Osoi’s ready to move up, but who’ll give way to him?

County Assembly Speaker Johnson Osoi says he is ready to serve at a higher capacity, but is playing his cards close to his chest

By Kajiado Star Team

On his first day at work in the new year, Kajiado County Assembly Speaker Johnson Osoi was set to chair a County Assembly Service Board meeting to discuss payment of hospital bills for an MCA who was involved in an accident a month earlier.

“Matapato South MCA Hosea Toshi, who had been in ICU at the Nairobi Hospital, has exceeded his medical insurance limit; that is why we are having this meeting, to see how the bill can be cleared,” explained Osoi.

The Speaker said that the Board was also set to review the 2018 performance of the Assembly as well as set goals for 2019. This includes setting the legislative agenda for the next session when the House resumes. “I am upbeat that 2019 will be a better year for the County Assembly in undertaking their constitutional mandate.”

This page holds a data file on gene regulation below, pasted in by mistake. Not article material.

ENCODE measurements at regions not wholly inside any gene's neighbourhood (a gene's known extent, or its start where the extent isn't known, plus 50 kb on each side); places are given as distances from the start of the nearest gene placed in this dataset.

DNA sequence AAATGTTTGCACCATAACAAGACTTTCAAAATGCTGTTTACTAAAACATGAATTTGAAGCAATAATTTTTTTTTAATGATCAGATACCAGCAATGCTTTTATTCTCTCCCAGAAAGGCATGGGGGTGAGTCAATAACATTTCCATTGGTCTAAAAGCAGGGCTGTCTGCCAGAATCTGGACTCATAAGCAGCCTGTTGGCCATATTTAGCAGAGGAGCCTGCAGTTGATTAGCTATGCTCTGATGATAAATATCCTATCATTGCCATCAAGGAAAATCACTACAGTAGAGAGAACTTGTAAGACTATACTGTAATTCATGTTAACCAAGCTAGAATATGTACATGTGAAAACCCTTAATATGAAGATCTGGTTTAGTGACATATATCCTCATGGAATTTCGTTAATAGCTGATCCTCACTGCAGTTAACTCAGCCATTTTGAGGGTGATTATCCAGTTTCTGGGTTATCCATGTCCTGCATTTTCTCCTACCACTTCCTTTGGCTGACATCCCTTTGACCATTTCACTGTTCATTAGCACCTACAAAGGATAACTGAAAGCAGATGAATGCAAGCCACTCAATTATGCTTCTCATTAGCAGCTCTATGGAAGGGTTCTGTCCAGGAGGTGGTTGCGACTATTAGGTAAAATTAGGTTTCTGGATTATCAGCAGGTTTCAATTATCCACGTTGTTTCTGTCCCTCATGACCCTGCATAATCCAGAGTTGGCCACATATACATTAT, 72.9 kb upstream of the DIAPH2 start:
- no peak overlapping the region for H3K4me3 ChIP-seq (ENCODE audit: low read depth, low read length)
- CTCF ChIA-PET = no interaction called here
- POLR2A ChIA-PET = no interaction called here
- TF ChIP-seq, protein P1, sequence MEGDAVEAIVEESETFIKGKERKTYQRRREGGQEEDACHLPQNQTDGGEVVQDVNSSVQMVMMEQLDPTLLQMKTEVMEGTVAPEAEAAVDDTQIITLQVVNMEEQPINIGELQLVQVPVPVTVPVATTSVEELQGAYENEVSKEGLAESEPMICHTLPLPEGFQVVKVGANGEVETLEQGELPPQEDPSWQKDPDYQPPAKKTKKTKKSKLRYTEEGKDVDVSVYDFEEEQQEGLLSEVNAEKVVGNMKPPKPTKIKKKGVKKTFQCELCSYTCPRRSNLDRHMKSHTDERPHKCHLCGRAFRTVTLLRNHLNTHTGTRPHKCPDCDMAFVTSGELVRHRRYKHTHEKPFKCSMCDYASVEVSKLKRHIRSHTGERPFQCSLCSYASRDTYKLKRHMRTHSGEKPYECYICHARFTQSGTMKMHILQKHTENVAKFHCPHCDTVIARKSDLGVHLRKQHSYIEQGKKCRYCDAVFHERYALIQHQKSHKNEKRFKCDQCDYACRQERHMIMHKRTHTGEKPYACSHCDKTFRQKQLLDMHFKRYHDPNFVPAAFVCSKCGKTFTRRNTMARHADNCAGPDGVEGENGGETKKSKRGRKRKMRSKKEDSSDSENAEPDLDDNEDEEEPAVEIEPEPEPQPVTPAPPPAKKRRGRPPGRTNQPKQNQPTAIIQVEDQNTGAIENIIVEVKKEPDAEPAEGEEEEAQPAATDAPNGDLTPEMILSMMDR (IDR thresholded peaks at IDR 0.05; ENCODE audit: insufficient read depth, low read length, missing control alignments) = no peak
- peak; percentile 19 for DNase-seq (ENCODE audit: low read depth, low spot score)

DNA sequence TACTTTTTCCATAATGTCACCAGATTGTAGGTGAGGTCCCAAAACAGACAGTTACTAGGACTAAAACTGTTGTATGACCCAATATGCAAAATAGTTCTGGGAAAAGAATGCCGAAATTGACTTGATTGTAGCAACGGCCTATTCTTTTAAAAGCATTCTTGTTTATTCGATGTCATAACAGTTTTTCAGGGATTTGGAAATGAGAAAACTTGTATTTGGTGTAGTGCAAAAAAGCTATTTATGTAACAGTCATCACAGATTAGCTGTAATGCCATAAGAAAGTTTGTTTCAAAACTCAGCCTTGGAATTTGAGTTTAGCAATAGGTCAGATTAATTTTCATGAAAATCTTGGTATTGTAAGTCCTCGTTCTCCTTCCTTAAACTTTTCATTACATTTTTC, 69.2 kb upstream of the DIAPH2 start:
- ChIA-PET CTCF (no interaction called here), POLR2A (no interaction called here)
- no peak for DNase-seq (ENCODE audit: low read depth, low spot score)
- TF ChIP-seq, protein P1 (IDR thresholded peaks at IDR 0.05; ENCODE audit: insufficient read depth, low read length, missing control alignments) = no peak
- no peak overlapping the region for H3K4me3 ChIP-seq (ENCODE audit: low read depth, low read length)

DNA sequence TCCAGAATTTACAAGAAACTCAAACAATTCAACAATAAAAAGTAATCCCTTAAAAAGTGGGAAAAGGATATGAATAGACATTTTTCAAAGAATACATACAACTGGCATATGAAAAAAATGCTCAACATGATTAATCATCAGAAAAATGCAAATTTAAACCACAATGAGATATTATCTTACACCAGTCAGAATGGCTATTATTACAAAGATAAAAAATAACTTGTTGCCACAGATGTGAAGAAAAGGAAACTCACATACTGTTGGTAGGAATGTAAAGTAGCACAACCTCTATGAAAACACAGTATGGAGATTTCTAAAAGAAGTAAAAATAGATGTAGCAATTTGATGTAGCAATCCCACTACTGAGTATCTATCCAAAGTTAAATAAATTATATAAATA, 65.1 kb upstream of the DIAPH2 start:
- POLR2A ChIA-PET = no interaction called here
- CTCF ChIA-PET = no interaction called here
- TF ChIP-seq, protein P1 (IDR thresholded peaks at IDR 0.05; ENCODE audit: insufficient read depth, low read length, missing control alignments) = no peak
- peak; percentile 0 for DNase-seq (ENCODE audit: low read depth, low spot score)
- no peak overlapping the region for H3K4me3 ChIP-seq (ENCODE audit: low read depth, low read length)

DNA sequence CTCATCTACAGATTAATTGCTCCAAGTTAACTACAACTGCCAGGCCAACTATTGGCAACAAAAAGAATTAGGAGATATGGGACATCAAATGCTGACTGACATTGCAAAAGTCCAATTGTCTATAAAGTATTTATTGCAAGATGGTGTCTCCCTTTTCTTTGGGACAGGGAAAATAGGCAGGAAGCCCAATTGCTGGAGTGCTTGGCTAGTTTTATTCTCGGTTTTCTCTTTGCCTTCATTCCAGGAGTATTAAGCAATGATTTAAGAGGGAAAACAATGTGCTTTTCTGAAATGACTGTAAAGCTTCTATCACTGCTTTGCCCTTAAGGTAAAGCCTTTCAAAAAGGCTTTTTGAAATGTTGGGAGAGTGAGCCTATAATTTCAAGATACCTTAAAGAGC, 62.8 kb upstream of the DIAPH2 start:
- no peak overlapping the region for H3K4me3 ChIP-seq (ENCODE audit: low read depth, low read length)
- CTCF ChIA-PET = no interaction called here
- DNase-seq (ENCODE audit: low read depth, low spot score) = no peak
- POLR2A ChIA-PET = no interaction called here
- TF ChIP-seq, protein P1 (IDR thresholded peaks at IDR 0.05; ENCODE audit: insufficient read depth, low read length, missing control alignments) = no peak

But barely a minute into our meeting, Osoi revealed that this may well be his last stint as Speaker. Although we could not get him to tell us his future plans, he hinted that come 2022, he might offer his candidacy in an elective position.

He said this in relation to rumours swirling around the county that he may contest for either governor or senator.

“With the experience I have gathered, I now feel I have come of age and I’m ready to serve the people of Kajiado at a higher capacity,” he said matter-of-factly.

“For now, I am content to do my duty as Speaker to the best of my ability.”

All the candidates eyeing his seat in the 2017 general election withdrew from the race, leaving Osoi to retain his seat for a second term as Speaker at the Kajiado County Assembly, the body mandated to formulate laws that govern and allocate resources to the county.